Rationale

Biodiversity programmes and policies can be made more relevant to policymakers and stakeholders, and more effective on the ground, by making clear the crucial links between biodiversity and human well-being. When rural people perceive that biodiversity has greater value through positive impacts on both income and health, they are more likely to maintain and protect it. In addition, issues of food production as they relate to nutrition and health can serve to mobilize both urban and rural consumers who may not otherwise be motivated by environmental or ethical arguments to support agricultural sustainability. Food security issues can then serve as a way to re-establish links between local production and global consumption, and between the rich and poor.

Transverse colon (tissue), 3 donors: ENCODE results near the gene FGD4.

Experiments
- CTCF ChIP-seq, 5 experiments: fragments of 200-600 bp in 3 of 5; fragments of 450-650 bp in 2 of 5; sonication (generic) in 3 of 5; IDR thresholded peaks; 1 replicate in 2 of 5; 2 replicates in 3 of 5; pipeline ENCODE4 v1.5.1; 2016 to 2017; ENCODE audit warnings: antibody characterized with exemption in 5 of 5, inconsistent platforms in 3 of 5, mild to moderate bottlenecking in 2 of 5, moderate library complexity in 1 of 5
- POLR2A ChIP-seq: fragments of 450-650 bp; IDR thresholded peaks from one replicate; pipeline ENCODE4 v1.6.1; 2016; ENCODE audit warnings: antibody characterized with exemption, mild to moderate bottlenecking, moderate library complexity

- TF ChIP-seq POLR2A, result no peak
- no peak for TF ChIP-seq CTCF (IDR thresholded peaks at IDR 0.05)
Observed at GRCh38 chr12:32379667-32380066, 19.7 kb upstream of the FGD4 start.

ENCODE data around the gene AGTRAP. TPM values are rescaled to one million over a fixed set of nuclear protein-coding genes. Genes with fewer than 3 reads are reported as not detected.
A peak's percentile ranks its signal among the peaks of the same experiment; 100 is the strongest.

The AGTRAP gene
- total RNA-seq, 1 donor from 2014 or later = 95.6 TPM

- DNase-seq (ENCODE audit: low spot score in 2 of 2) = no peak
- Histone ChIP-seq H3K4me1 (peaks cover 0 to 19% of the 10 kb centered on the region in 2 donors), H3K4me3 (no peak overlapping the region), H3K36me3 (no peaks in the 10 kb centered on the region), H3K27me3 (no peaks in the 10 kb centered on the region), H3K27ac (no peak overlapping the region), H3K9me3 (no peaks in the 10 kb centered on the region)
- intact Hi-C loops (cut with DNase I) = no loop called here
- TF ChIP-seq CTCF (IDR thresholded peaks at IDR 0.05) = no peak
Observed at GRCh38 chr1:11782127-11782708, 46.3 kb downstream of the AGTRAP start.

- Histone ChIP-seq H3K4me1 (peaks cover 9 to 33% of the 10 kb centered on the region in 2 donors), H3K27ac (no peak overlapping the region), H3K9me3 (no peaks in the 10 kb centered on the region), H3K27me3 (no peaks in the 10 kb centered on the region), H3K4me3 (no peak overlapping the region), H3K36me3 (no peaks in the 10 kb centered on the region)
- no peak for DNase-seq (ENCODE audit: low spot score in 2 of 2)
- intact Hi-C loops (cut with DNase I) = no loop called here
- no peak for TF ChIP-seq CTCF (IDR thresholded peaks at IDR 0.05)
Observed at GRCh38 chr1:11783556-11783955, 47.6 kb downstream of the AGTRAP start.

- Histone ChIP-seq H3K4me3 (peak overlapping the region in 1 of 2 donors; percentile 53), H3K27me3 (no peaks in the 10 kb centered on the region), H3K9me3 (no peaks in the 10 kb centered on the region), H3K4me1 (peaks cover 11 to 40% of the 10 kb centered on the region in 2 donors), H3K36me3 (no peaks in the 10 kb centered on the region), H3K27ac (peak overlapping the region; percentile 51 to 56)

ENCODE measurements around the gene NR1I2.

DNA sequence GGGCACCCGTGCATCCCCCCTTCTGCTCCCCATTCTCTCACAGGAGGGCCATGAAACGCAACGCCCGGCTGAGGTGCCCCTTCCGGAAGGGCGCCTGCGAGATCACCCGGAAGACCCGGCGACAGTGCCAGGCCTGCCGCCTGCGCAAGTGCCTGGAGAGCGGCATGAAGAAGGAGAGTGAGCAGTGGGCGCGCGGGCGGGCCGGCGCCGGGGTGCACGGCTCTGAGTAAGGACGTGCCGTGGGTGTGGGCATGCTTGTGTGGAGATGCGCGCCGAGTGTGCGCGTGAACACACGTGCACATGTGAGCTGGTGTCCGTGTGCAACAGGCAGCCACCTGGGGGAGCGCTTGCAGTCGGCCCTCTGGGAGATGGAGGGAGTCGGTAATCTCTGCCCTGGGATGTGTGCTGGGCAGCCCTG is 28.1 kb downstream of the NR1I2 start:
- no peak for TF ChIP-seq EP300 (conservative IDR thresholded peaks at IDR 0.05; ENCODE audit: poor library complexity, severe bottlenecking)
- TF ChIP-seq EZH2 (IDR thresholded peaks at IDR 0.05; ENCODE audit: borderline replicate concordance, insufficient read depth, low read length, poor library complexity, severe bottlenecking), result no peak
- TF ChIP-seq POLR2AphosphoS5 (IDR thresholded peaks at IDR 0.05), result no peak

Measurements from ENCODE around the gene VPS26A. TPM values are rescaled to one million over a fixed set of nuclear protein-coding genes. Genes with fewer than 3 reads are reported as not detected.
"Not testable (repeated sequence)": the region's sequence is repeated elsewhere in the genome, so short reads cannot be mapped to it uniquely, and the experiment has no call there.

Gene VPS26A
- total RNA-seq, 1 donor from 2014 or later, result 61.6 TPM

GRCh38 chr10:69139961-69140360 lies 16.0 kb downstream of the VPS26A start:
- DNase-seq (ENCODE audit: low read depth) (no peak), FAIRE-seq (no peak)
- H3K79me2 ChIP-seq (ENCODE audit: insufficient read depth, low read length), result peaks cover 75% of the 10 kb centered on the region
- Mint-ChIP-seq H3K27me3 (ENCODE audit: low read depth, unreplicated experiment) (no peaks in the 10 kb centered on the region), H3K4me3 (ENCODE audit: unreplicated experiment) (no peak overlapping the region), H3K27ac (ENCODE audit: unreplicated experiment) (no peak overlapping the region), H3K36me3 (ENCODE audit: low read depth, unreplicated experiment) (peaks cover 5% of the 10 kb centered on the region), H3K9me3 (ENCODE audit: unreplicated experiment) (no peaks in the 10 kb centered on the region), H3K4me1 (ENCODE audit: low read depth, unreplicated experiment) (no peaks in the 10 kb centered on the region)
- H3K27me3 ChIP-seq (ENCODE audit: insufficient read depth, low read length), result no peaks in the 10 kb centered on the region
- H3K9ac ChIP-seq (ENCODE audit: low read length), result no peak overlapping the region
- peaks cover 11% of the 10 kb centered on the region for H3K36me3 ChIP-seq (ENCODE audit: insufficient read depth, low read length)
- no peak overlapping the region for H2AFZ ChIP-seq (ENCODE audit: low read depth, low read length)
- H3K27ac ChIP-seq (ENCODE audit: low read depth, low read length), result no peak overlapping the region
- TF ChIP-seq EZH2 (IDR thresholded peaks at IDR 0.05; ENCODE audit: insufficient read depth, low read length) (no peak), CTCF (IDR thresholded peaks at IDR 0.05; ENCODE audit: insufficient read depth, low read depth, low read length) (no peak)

Activities

4.1 Development of a communication strategy, and associated publications and other materials to address the general public, decision makers, local communities, and the nutrition, agriculture, health and environment communities.

4.2 Convening of regional and national workshops to raise awareness of the links between biodiversity, food and nutrition, and of activities supporting these links.

Ways and means

Awareness-raising activities would be integrated under the Convention’s programme of work on communication, education and public awareness, and related activities by FAO, IPGRI, WHO and other relevant organizations. Activities under target 14 of the Global Strategy for Plant Conservation would further support implementation of this element.

E. Key partners and initiatives